Do You Know Your Responsibility in your Employee’s Personal Financial Wellness?

The Stats May Shock You

Much has been discussed about creating loyal and happy staff, and attracting and retaining great talent.  One often overlooked opportunity to build trust, increase worker productivity, reduce stress and contribute to an employee’s financial freedom is helping to educate on employee personal financial wellness.  So why would you go down that road?  Do employees really want you meddling in their personal affairs?  The statistics may shock you why you may want to help and they may be only too willing to accept your help. So what is your role in your employee personal financial wellness?

Since 1998, the Sanofi healthcare survey has monitored the pulse of Canadians with employer-sponsored health benefit plans. They continue to track respondents’ overall satisfaction with the healthcare system as a whole and their own benefit plan, their concerns about their health and the health of their families, and their understanding of certain chronic illnesses.

Over the years, the survey has looked at the issues of workplace stress, the growing need for homecare services and disease prevention. It offers the benefits industry an important benchmark to evaluate emerging healthcare issues that impact employee health and productivity.

In the 2018 Sanofi Healthcare Survey, of the 33% of employees that said they experience stress on an ongoing basis, 50% said that poor personal Financial Wellness was a major contributor to this stress.  As well, poor personal financial wellness was the single largest contributor to this stress.  There are 26% of employees admitting to taking time off from work in the last year due to stress.  Once again, poor employee financial wellness was the single largest reason for stress-related work absences.  Of the five top reasons for employees’ stress, an employee’s personal finances was the leading culprit.

“Poor employee personal financial wellness was the single largest reason for stress-related work absences”

Are personal financial wellness and mental illness related?  According to the same survey, 58% of respondents identified having a chronic condition, 67% for those between the ages of 55-65.  Of those employees with chronic conditions, 47% admitted to having missed work or found their job became more difficult to perform as a result of this chronic condition.  Of that 47%, 72% of those employees suffered from a mental illness.  Considering stress is a significant contributor to those suffering a mental illness.  Can this only be construed as a coincidence? 1.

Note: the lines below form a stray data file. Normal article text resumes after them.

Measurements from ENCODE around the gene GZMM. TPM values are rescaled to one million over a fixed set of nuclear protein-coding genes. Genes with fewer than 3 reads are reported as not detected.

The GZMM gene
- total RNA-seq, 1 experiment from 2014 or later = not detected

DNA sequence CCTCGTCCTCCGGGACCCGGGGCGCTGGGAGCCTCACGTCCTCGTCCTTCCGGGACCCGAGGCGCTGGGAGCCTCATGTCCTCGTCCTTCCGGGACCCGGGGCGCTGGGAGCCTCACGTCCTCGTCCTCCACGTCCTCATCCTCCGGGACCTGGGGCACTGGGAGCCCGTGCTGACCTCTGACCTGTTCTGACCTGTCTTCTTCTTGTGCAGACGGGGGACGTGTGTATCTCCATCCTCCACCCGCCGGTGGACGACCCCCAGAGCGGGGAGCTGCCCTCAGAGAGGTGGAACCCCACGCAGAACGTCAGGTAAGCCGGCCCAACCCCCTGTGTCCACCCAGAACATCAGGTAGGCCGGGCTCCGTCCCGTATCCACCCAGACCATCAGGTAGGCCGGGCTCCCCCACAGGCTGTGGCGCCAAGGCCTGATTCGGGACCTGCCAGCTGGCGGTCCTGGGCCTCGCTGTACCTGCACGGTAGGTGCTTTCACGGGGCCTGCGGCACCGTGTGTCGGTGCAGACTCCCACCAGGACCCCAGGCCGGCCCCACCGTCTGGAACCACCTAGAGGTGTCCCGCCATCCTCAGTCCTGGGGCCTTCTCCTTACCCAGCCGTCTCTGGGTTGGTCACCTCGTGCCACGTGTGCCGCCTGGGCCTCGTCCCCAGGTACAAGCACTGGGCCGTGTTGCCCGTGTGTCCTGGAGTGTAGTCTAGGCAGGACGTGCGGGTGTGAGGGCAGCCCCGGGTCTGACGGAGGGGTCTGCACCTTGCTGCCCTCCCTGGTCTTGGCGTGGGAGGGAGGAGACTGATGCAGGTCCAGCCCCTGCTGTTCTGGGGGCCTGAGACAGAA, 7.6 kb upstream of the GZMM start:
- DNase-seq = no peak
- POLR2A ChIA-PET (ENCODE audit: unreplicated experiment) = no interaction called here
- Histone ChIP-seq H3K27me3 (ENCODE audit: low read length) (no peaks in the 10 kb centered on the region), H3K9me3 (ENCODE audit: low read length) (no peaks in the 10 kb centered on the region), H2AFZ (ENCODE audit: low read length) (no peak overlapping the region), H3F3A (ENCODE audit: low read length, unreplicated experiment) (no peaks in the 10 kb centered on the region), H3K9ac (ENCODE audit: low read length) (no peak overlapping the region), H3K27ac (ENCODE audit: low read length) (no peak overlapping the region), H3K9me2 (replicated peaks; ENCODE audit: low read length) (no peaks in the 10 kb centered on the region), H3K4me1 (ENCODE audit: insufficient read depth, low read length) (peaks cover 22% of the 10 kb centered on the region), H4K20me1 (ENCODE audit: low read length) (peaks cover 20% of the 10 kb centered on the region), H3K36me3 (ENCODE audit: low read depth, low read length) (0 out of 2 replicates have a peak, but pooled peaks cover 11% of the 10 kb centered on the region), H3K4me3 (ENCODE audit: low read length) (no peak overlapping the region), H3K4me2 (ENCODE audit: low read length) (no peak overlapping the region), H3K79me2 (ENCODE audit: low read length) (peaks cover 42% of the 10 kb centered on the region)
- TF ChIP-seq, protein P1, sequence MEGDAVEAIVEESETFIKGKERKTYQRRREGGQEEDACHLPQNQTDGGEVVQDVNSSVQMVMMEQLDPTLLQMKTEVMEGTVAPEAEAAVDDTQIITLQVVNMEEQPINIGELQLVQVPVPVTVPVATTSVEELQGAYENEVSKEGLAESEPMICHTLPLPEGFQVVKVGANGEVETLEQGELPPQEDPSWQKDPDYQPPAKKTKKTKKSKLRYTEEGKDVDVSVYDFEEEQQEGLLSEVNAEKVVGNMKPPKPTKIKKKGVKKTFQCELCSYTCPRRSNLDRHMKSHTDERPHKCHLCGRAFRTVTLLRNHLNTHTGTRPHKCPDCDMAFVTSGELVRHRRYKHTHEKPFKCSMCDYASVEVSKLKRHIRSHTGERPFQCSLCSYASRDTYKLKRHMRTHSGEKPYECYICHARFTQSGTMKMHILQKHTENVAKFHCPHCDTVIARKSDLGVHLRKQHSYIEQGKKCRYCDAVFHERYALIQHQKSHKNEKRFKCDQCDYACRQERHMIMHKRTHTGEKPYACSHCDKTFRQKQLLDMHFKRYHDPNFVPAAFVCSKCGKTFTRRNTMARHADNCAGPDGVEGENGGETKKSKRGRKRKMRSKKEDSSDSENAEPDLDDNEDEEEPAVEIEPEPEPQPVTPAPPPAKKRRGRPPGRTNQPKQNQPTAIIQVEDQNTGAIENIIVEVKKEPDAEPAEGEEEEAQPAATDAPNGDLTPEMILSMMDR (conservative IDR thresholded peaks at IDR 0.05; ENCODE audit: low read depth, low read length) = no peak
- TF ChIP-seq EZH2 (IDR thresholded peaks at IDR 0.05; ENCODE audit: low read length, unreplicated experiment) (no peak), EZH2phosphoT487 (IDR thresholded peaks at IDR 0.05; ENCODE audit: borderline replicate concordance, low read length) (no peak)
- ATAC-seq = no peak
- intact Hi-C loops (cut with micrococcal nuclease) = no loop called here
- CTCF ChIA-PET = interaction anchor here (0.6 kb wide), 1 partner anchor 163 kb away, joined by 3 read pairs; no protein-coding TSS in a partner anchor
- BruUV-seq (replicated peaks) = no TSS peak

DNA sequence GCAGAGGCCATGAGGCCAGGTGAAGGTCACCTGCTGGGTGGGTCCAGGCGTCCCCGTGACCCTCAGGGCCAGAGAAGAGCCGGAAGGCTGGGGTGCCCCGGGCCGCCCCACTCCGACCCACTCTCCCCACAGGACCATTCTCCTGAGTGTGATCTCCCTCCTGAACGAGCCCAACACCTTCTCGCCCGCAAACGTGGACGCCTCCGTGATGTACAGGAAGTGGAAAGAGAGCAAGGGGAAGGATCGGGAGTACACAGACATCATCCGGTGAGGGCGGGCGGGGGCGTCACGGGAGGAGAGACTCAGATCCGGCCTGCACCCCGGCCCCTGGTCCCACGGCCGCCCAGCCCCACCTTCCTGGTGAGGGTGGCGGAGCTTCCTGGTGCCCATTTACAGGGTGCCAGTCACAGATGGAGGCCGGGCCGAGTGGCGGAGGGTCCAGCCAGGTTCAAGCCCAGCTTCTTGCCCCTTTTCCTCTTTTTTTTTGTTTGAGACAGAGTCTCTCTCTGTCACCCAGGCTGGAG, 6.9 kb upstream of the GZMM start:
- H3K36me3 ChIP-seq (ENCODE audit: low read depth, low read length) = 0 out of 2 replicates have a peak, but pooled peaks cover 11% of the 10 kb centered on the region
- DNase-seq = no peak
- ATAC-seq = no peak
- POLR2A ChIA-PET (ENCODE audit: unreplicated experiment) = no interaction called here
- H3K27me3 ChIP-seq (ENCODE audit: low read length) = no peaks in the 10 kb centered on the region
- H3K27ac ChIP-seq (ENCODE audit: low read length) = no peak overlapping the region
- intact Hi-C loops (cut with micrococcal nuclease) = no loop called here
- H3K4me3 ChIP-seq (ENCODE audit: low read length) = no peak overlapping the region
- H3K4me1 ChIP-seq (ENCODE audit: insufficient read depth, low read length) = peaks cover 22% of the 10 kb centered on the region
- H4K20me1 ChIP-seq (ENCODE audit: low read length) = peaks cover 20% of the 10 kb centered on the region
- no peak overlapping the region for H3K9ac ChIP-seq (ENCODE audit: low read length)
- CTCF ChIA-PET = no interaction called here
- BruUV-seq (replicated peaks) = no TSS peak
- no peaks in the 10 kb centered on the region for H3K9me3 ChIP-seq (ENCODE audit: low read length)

“26% of employees admitted to taking time off from work in the last year due to stress”

From the survey, it appears the greatest opportunity for improvement for employee wellness programs (as financial wellness isn’t specifically broken down) are with small and medium sized companies.  This isn’t to say that employers with five hundred or more employees couldn’t improve on greater financial wellness awareness.

Have Wellness Programs in the Workplace Peaked?

The survey also revealed that for the first time since 2012, wellness programs among respondents had plateaued or declined. In 2018, those offering wellness programs declined to 41% versus around 50% over the previous six years. But those who do offer wellness programs, 51% are planning to invest even more in wellness programs.  It appears that the gap between those who offer wellness plans and those who don’t may be widening.

Employee Personal Financial Wellness Programs Don’t Need to be Costly

For small and medium companies, perceived cost can be a significant deterrent or barrier to setting up wellness programs, specifically financial wellness programs.  Financial education can be more valuable and enlightening to employees than one might believe.  Although all employees would love to have a defined benefit pension or Group RRSP or Defined Profit Sharing Plan the reality is that many companies just can’t afford to provide them.  Providing valuable financial education in the workplace can help to significantly reduce some employee’s stress.  Providing education and more importantly resources to refer your employees to can be equally beneficial.  Most of all, they don’t need to cost employers anything but perhaps time for employees to attend these education seminars.  Many seminar speakers will conduct them free to your staff provided they are listed as a supplier or resource for your employees.

Numbers are indicating that employee absenteeism from financially driven stress is on the rise.  Poor employee personal financial wellness is the single largest cause of employee’s stress.  This impacts a company’s productivity, morale and profitability.  The millions of hours of lost worker production due to absenteeism or the inability for one to do his/her job is an ever-increasing statistics.  If you could offer assistance as an employer, wouldn’t you?  Do you still feel your business can’t afford a financial wellness program?  The real question should be, can you afford not to have one?

Chris Coulter is the Founder and President of The Finish Line Group.  He works with business owners to leverage their businesses to increase their wealth, reduce corporate and personal taxes, create viable succession strategies, enable employee retention strategies and allow them to exit their businesses on their terms. 

Chris’ passion for what he does evolve from the mistakes he made in his first business; by not diversifying his risk and not utilizing a lot of the opportunities within his business to create significant wealth.  Chris found out the difficult way and now educates business owners on how to avoid many of his former oversights and ultimately control where their finish line ends.



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